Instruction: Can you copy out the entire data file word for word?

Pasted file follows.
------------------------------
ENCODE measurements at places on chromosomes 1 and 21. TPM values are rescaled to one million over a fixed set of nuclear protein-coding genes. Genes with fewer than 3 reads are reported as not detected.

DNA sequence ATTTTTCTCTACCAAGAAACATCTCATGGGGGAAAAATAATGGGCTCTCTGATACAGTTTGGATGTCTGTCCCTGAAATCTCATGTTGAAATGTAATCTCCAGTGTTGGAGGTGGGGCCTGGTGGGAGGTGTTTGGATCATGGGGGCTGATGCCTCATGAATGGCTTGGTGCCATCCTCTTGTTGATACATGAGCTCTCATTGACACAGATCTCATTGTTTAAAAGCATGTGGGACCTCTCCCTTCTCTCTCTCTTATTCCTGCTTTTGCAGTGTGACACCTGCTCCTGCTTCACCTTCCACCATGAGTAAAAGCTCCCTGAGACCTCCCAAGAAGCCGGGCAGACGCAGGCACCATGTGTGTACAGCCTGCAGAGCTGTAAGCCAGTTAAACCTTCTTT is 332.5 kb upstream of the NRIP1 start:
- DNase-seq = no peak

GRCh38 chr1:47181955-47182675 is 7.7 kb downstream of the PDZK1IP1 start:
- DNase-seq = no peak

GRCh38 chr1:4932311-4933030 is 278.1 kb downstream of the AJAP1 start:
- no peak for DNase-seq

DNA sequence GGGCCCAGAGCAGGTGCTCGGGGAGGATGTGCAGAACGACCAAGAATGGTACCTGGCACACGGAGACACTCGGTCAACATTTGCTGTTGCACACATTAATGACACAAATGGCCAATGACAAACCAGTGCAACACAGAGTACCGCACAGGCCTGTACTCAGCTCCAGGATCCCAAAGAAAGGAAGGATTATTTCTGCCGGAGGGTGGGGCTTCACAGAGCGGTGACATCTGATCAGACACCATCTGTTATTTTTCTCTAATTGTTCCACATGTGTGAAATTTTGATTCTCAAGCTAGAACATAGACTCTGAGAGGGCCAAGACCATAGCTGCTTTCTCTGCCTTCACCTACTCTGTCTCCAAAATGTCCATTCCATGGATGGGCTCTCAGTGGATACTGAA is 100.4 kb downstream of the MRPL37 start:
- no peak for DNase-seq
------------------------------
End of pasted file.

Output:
ENCODE measurements at places on chromosomes 1 and 21. TPM values are rescaled to one million over a fixed set of nuclear protein-coding genes. Genes with fewer than 3 reads are reported as not detected.

DNA sequence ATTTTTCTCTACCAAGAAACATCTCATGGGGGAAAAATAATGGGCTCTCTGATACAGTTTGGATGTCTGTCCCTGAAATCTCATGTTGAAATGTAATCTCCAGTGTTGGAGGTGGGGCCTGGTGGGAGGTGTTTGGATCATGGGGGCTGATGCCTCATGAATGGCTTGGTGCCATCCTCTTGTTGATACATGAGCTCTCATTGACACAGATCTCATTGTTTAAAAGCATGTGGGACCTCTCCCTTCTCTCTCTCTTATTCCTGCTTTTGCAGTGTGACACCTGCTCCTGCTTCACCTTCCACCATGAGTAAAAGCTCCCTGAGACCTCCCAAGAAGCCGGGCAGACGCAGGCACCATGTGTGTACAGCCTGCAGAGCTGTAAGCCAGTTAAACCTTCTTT is 332.5 kb upstream of the NRIP1 start:
- DNase-seq = no peak

GRCh38 chr1:47181955-47182675 is 7.7 kb downstream of the PDZK1IP1 start:
- DNase-seq = no peak

GRCh38 chr1:4932311-4933030 is 278.1 kb downstream of the AJAP1 start:
- no peak for DNase-seq

DNA sequence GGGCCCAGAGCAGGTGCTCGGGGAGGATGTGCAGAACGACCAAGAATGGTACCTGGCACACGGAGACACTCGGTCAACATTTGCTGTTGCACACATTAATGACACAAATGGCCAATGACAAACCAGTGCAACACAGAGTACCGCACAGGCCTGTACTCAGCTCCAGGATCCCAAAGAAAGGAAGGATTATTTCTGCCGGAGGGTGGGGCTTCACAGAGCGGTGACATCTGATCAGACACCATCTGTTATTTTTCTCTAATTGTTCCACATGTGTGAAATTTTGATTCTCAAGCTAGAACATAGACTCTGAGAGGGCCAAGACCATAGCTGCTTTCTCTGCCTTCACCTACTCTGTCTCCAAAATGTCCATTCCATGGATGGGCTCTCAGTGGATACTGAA is 100.4 kb downstream of the MRPL37 start:
- no peak for DNase-seq